Shanghai General Hospital, China University of Houston Law Center, Houston, USA
ScientificTracks Abstracts: Res Rev J Ecol Environ
Statement of the Problem: Paraquat (PQ) is an efficient herbicide but leads to pulmonary fibrosis and high mortality with no efficient antidote. PQ-induced oxidative stress has been well recognized to promote cell damage and EMT that leads to pulmonary fibrosis, however, strategies developed to target oxidative stress exhibit minor therapeutic effects, raising an urgent need to understand the precise molecular target of PQ for developing the efficient antidote. Methodology: A retrospective analysis of laboratory blood test to understand the relevance between blood calcium levels and PQ poisoning. PQ-biotin based pull down analysis, Single-cell calcium imaging, FACS analysis, QPCR, WB and immunofluorescence together to understand the molecular target of PQ and the relevant role in STIM1 activation, SOCE, calcium signaling, EMT process and the molecular mechanisms. Lysine administration in the PQ poisoned mice and cynomolgus model to evaluate the efficacy of lysine as the antidote for PQ. Findings: PQ binds to STIM1 and promotes STIM1 puncta formation, accompanied with an intracellular calcium overload and the activation of NFAT family members. PQ promotes STIM1 association with TRPC1 or ORAI1 for SOCE, making PQ reverse the defects of loss of function mutations in STIM1. Importantly, the STIM1-TRPC1 axis but not the STIM1-ORAI1 axis facilitates PQ-induced epithelial-mesenchymal transition (EMT) and cell death for pulmonary fibrosis. The poly-K region in STIM1 is essential for PQ association, which lysine, a clinical drug, successfully reduces the interaction between STIM1 and TRPC1, and impressively suppresses PQ-induced pulmonary fibrosis and mortality. Conclusion & Significance: Our results demonstrate STIM1 as the molecular target of PQ that promotes intracellular calcium overload in pulmonary epithelial cells, from which we identified lysine, the clinical drug, as a potential antidote for PQ poisoning. These findings would enable a deep understanding of PQ toxicity as well as the development of clinical strategies for PQ poisoning.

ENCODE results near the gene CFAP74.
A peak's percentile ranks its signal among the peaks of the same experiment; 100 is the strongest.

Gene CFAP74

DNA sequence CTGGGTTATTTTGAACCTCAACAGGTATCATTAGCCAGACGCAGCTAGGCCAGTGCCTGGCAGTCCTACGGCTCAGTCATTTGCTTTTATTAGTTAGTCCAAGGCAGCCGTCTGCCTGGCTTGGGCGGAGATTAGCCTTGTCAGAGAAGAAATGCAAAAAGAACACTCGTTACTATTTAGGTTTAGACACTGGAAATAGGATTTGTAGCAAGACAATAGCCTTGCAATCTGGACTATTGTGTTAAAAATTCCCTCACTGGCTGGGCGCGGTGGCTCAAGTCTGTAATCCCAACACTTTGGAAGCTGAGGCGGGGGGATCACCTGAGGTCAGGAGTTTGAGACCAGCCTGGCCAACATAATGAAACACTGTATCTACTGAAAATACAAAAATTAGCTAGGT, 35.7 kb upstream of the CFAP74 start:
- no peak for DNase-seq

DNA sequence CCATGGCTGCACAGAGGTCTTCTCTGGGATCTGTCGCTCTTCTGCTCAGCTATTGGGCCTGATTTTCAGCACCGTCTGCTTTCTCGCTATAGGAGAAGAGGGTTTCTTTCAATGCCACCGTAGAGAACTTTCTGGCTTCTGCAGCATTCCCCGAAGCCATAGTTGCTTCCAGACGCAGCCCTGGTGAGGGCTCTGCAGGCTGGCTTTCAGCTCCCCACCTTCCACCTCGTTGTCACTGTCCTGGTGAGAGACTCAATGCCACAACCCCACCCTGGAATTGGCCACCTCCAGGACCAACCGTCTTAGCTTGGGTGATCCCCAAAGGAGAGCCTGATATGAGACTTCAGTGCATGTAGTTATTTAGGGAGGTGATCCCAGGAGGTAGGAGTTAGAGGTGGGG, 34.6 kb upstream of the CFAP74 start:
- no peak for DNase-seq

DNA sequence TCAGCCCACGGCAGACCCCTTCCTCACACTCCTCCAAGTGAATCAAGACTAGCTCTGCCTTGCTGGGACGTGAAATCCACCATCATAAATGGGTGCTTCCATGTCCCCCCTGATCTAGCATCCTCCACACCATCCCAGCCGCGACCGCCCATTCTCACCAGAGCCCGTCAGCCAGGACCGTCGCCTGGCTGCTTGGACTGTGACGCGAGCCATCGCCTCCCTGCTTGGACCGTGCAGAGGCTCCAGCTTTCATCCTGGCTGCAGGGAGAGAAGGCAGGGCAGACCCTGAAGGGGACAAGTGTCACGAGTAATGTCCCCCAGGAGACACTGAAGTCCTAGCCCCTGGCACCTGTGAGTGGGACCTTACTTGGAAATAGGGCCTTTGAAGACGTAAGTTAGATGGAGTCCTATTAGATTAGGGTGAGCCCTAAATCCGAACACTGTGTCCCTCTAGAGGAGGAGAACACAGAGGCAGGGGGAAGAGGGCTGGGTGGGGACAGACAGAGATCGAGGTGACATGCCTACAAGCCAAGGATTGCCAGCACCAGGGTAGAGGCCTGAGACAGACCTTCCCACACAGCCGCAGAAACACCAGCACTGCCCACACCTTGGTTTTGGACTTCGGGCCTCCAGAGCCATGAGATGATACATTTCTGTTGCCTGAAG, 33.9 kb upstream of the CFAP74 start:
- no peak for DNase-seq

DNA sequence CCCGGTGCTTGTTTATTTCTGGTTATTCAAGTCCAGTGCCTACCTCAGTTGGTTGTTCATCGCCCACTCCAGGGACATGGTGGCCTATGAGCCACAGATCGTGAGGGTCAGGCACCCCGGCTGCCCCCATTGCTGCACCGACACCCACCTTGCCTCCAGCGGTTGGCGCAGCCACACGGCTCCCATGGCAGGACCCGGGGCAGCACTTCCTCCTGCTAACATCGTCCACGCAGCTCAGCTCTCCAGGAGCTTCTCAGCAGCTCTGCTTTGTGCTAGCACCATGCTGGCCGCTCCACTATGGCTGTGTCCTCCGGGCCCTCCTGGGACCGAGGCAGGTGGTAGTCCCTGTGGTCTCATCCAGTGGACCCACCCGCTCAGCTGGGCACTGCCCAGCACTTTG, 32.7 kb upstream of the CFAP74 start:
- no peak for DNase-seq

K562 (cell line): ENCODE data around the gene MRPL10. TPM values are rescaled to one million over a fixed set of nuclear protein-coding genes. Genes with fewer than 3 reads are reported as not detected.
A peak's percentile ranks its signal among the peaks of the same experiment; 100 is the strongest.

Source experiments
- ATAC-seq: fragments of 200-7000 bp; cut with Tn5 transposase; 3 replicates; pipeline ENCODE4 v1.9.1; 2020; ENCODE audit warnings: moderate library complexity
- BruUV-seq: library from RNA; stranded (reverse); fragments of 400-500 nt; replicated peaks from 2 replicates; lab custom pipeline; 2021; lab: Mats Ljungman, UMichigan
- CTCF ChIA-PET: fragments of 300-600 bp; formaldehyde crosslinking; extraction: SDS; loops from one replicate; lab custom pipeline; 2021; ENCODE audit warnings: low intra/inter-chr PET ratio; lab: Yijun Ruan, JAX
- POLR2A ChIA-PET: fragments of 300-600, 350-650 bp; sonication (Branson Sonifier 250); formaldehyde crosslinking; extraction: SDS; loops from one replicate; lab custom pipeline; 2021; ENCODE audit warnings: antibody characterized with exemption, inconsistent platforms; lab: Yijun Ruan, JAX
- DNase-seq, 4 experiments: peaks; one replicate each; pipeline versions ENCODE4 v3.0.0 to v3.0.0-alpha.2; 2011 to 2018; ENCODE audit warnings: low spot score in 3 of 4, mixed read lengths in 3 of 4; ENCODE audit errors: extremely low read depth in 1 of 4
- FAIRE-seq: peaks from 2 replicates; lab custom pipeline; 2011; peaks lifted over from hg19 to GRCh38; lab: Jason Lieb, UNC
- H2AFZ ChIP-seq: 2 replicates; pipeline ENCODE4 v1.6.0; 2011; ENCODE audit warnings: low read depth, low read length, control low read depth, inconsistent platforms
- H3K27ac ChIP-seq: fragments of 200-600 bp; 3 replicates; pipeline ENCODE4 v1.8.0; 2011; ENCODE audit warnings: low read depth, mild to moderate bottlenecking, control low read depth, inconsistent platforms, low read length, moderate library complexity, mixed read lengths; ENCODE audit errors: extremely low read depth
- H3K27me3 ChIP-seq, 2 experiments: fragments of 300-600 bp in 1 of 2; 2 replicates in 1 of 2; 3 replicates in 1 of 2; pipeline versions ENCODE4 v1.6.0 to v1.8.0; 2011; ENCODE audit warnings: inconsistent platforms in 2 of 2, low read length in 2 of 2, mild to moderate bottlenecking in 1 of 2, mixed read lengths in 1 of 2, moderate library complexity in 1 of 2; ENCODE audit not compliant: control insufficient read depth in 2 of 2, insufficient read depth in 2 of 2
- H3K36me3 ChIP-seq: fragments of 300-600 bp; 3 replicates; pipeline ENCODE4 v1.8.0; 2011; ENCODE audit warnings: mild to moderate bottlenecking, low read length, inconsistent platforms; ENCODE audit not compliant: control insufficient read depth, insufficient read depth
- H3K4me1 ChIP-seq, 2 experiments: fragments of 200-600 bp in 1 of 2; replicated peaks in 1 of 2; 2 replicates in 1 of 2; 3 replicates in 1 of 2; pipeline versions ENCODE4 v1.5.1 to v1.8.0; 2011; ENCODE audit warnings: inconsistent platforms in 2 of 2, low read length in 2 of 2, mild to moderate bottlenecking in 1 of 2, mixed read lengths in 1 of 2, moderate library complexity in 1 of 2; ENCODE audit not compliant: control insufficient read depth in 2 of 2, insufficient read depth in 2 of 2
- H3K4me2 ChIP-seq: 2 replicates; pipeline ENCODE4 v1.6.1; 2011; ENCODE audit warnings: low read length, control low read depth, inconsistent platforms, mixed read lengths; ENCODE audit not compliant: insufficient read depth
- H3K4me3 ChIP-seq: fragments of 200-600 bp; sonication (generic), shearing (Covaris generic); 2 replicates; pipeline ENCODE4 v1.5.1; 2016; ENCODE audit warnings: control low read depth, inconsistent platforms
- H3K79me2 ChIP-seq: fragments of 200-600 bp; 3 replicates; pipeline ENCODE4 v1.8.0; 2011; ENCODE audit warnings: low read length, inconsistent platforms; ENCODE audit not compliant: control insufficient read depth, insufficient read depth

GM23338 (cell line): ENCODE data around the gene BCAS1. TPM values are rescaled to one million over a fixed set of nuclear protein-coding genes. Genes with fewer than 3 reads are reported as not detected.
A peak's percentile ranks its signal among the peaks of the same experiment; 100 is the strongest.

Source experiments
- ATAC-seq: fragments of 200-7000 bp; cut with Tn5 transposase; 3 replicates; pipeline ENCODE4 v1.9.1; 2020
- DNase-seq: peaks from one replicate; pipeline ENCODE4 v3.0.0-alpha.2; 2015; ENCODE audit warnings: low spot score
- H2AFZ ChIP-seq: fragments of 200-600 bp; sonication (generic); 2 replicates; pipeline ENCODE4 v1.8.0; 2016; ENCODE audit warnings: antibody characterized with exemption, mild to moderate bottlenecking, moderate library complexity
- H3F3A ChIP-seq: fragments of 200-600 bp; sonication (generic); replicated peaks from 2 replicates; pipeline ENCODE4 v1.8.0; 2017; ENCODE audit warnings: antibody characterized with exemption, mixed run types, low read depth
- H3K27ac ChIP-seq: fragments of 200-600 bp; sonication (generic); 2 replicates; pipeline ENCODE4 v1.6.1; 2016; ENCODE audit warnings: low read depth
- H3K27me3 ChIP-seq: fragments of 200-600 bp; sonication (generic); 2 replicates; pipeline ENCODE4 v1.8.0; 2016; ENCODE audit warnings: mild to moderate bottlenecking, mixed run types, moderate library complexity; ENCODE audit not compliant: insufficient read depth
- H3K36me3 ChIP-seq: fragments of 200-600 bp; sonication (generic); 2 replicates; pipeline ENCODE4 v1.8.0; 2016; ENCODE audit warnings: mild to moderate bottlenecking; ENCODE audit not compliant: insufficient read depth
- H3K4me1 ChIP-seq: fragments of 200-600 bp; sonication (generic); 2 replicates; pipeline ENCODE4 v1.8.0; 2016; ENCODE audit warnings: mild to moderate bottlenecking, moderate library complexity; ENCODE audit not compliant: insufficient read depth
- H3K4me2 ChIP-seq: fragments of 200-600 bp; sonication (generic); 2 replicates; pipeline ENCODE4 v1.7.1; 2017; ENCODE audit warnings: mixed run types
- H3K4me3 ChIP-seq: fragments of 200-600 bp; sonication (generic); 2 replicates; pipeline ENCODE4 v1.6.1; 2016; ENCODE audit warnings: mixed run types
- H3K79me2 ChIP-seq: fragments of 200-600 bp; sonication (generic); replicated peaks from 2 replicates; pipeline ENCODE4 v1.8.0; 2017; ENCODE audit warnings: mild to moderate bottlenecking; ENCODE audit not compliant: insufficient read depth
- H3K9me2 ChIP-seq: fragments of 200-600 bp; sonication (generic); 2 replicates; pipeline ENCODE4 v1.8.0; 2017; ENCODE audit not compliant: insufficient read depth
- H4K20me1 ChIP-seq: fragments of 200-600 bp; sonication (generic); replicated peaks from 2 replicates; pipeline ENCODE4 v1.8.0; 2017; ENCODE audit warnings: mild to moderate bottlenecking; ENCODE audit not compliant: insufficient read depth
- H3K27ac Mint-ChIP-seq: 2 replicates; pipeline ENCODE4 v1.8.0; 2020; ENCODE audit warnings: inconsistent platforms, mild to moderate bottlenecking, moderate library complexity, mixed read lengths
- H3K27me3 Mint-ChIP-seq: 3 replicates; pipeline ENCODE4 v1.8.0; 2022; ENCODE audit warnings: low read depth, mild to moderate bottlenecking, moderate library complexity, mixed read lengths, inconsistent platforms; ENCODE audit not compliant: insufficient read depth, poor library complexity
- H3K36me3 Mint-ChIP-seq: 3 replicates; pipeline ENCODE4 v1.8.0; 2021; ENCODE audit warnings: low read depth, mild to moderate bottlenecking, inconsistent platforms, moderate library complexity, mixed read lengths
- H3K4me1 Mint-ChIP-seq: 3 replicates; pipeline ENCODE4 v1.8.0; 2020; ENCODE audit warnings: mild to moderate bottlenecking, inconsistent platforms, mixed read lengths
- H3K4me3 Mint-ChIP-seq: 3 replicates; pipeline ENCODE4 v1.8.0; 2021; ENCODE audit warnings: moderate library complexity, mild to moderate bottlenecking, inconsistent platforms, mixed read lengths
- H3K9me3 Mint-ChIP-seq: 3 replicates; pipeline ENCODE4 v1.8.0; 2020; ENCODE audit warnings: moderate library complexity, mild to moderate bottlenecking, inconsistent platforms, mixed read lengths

Zhengfeng Yang obtained his Ph.D. degree from East China Normal University, followed by a postdoc training in Dr. Roberta Faccio’s Lab at Washington University in St. Louis. He now is the deputy director of precision Research Center for Refractory Diseases in Shanghai General Hospital. His research focuses on the mechanisms and relevant functions of calcium homeostasis in mucosal pathology, especially in pulmonary fibrosis and colorectal carcinogenesis. He revealed the importance of Lgr4 and PLC1 in modulation of intracellular calcium signals and myeloid cells differentiation. He also identified TMEM178 as a brake for STIM1 overactivation. Currently, he investigates how calcium homeostasis modulates cell metabolism and cell fate decisions.